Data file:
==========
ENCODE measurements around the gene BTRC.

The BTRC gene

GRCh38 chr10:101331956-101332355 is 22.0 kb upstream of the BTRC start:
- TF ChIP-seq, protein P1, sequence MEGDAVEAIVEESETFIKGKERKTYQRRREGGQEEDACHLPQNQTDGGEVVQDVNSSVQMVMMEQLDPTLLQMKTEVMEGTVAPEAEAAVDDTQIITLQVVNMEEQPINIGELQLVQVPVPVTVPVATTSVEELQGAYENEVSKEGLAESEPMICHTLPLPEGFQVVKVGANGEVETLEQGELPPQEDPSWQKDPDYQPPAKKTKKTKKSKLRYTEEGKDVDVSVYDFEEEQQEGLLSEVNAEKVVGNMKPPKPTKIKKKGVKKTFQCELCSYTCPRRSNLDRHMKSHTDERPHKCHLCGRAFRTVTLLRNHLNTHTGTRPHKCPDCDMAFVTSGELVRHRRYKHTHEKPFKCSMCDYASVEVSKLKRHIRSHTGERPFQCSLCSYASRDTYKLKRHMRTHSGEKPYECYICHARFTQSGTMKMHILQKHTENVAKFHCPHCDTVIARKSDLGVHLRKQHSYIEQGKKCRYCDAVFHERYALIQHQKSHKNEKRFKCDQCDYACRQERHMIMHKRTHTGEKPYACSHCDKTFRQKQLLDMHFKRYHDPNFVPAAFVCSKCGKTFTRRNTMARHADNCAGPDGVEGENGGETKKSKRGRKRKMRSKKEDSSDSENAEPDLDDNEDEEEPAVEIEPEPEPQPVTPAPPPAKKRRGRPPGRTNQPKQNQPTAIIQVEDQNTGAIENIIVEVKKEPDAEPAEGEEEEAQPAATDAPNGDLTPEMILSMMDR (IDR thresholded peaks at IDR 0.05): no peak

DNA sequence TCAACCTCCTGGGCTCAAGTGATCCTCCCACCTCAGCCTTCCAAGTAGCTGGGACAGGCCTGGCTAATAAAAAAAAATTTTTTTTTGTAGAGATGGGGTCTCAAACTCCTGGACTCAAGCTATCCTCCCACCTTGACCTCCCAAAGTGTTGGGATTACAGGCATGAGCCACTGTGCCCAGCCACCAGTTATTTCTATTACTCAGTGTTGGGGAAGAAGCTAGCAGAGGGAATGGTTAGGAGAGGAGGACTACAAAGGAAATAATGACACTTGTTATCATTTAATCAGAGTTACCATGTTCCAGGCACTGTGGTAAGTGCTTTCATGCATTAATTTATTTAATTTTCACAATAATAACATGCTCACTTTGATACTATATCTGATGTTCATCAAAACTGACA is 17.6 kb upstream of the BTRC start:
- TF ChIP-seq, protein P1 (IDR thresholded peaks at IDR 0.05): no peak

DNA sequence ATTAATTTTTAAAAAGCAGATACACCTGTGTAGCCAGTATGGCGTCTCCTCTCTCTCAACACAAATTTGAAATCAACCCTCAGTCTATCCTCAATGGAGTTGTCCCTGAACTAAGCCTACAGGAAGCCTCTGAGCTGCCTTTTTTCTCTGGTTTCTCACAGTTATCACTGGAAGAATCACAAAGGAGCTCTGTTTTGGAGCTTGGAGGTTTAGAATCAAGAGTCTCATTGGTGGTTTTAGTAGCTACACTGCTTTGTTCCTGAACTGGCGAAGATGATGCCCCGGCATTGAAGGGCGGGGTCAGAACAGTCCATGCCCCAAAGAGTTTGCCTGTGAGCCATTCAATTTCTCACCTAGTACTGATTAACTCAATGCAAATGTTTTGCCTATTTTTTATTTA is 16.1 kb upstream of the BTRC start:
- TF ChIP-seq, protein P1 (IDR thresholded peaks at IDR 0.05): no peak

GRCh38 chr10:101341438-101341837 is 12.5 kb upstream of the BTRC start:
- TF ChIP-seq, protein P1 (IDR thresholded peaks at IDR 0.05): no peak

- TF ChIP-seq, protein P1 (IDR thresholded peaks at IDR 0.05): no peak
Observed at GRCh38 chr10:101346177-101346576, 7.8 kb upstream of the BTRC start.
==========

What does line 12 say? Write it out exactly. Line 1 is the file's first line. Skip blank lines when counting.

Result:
Observed at GRCh38 chr10:101346177-101346576, 7.8 kb upstream of the BTRC start.